Every label has its fans and its detractors, that’s just part of the business. If everyone liked the same kind of clothes we wouldn’t need an entire month’s worth of fashion shows to try and convince us to buy something new. Fashion is much more democratic than that, though, and that means some labels are going to have very specific followings that, like political parties, those in opposition don’t understand.
For reasons I won’t attempt to analyze, Balmain is becoming one of those polarizing brands, and Olivier Rousteing has become one of those designers. When someone likes their fashion, they tend to be very vocal and very supportive about it. By the way, those people want me to remind you that the brand is pronounced Bol-mon, not Ball-main; the sensitivity on that issue is ramped up this season. Those who don’t like Balmain, though, have been especially vocal this season. Perhaps it is that overly-sensitive atmosphere where some people feel as though they have to take an argumentative side to everything.
What didn’t help was the fact that there was a protest taking place outside the Paris Opera House where the Balmain show was staged. Never mind that the political protest was wholly unrelated to Balmain or Paris Fashion Week. Just having people outside chanting, positioned so that Balmain guests had to weave through them or navigate around them, inadvertently affected the mood of those taking their seats. There were a few hiccups getting through the understandably tight security as well, which never fails to cause some cause some complaints. By the time everyone had taken their seats and the show was ready to start, every third guest seemed to have a gripe. Some were too hot (the hall was a bit stuffy thanks to the number of people packed into it). Others felt the seats were too close together (they’re always too close together, like flying coach on an economy airline). Others were upset about who was sitting in the front row (Pamela Anderson, Claudia Schiffer, some Brazilian soccer player). Grumble, grumble, gripe.
Of course, there are plenty of people on the other side who are more than willing to proclaim this is Rousteing’s strongest collection yet. They loved the stripes, the broader the better. They loved the shiny pleather that adds to the bling factor of the looks. They loved the oversized ruffles and feathered fringe, and the inherent level of naughtiness that makes the label popular with a certain set of reality TV stars. For his fans, of which there are many, Rousteing can do no wrong. They love the way he designs clothes, they love how he casts a treasure trove of the world’s top supermodels, and they especially love that his styles are unapologetically sexy.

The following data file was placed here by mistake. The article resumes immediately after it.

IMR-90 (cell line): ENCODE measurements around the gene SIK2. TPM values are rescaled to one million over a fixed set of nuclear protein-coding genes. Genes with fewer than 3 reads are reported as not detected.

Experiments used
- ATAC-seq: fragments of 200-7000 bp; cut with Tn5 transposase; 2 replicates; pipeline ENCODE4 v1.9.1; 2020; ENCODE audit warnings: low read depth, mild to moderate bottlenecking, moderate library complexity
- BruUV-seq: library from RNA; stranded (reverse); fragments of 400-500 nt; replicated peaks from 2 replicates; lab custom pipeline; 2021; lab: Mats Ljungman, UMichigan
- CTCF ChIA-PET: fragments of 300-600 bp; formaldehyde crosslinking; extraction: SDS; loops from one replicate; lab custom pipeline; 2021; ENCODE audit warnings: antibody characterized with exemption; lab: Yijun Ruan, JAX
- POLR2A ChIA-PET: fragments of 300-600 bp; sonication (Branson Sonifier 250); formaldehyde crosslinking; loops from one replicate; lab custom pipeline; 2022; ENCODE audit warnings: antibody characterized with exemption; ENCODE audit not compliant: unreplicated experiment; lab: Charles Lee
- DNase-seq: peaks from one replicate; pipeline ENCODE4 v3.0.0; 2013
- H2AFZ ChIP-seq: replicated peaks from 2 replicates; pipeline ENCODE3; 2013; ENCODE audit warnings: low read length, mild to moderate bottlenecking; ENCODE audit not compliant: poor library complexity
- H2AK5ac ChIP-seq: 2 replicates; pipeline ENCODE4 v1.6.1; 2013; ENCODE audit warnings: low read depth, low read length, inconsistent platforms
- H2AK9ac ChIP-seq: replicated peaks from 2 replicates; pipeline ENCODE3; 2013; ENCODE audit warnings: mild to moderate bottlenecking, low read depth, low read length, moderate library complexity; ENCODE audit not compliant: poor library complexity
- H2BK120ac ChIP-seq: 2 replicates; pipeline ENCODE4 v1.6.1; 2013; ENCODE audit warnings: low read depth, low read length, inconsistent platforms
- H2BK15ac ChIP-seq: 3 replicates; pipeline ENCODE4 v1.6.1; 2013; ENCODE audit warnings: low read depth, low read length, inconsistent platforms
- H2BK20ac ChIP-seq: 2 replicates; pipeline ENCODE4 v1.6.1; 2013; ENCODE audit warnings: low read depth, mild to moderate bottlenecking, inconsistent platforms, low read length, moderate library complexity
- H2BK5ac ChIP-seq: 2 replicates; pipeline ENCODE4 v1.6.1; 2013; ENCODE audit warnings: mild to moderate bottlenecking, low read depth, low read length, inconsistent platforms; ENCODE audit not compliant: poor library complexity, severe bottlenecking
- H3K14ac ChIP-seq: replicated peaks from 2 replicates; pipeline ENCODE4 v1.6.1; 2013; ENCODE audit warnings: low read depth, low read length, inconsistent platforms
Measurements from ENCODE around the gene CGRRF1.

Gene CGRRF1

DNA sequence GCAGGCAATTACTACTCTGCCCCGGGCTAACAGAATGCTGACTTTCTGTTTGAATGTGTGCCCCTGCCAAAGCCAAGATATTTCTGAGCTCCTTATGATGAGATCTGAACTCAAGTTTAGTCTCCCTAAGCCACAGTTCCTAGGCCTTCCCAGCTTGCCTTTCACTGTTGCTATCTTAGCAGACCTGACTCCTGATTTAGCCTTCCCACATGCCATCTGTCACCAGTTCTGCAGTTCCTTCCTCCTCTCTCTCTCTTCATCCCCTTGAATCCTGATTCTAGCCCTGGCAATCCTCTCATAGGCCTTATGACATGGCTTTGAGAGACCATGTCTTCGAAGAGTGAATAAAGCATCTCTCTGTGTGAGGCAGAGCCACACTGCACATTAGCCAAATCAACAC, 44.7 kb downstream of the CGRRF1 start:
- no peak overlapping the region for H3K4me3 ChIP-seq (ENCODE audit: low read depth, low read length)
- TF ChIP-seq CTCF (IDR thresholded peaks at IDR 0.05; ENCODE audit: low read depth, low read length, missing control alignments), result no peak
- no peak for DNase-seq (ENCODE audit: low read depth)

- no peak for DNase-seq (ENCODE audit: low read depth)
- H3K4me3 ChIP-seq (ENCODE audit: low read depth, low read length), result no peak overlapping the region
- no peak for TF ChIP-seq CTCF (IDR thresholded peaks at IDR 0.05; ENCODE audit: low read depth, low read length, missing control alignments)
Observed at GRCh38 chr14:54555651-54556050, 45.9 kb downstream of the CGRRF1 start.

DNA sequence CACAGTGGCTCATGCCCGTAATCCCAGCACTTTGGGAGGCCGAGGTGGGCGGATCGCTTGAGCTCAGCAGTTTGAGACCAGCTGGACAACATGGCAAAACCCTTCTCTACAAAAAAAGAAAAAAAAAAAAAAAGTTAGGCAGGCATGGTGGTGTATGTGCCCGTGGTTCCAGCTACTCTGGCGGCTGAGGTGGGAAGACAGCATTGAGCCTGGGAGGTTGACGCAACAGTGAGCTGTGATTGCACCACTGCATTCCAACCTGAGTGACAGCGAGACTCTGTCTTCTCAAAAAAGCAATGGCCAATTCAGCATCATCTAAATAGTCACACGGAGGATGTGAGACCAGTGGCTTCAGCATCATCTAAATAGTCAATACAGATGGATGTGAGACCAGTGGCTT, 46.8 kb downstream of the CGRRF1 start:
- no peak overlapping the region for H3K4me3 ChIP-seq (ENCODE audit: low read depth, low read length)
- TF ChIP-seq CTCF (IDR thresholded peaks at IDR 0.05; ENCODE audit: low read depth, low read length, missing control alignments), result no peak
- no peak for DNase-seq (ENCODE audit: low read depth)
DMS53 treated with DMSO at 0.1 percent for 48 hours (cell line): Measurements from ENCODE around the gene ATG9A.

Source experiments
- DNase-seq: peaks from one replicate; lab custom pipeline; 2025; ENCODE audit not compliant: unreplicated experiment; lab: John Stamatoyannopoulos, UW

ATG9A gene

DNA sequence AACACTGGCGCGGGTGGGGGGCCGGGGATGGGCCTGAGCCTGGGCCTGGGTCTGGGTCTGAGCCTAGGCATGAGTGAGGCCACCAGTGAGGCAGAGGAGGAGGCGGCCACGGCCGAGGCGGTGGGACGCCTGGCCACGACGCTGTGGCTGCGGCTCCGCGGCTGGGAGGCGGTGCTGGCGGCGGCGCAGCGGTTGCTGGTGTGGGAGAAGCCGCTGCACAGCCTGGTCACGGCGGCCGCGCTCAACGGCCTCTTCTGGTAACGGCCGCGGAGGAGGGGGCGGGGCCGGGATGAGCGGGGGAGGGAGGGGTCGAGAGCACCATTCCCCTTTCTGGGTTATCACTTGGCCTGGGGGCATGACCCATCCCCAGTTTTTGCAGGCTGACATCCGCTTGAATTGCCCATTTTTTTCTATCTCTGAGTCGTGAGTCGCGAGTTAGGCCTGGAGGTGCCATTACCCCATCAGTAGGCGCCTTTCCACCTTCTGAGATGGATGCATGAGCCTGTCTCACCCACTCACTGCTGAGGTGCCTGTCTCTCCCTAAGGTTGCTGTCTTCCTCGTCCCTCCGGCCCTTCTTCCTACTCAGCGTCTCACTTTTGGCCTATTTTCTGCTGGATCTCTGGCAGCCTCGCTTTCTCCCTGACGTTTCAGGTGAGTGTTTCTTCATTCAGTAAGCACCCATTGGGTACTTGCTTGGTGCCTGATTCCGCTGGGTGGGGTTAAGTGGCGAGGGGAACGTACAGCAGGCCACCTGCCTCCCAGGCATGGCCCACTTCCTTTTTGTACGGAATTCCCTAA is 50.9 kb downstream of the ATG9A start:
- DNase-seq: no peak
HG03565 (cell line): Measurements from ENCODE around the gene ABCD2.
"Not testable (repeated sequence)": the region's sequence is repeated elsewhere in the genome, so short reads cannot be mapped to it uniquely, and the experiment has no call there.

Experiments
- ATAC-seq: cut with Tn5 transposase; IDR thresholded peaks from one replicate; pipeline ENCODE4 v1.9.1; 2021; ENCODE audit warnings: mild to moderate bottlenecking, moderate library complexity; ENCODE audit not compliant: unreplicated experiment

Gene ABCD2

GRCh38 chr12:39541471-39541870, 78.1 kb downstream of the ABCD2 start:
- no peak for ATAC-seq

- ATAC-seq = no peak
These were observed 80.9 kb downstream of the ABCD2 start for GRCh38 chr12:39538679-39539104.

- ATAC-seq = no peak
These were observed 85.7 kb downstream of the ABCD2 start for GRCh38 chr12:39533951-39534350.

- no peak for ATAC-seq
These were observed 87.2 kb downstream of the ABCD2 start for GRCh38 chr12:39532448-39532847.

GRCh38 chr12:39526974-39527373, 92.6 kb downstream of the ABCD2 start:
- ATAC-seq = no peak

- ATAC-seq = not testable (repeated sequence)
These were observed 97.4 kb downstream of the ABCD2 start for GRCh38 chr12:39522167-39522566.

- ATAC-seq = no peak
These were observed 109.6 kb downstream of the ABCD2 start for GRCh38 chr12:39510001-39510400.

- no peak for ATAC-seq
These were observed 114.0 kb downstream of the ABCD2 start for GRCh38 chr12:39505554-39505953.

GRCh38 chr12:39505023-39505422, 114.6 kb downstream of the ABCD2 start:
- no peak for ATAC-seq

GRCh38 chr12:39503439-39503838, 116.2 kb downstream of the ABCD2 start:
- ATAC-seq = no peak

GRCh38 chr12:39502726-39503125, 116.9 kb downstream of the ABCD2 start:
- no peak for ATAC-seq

Wait, can stripes really be sexy? Ultimately, the answer to that question depends on how one defines sexy but be sure that Rousteing gave it his best shot. There are stripes everywhere throughout this collection, bold stripes running different directions, giving the collection a dramatically different look in black and white. The contrast between this season’s looks and last season’s earth-toned glamazons is stark. In fact, one can’t even go back to Spring/Summer ’17 and fairly compare the looks. Get beyond whatever biases one might hold and one sees tighter tailoring, broader shoulders, and a tapering to some skirts that might make walking difficult. Long legs are at an advantage in those looks.
There’s also a ballet influence to a few of the looks here. Olivier designed costumes for the Paris Opéra Ballet earlier this year and he carried over from that at least the spirit of the tutu even if he never really came out and attached a complete tutu to any of the looks. Several of the pieces toward the end of the collection, once he started adding in bright swatches of red to break up the black and white, have a dramatic flair to them that is reminiscent of stage costuming.
Here’s a sample of what came down the runway:
The various uses of newspaper print at the top of the collection are especially interesting when set on clear plastic. The overlay of print on print creates a unique collage that almost takes on kaleidoscope properties as it walks down the runway. Rousteing’s accessory game was on point as well with clear shoes and studded handbags that seem destined to become big sellers for the season.
Olivier Rousteing’s Balmain has, from his very first season with the house, been about being sexy, looking good when one goes out to party. He plays to an audience who attends those parties frequently and is expected to set the sidewalk on fire as they walk past. His best customers are former models, media celebrities, and the thousands of young women who want that kind of attention and glamour in their lives. These are not women who are happy wearing Chloé all day. They want to stand out and Rousteing gives them clothes that do just that.
Everyone else can stand to the side and complain about how horizontal stripes make them look fat. Be careful with those comments, though, it isn’t always the stripes. Sometimes stripes are sexy.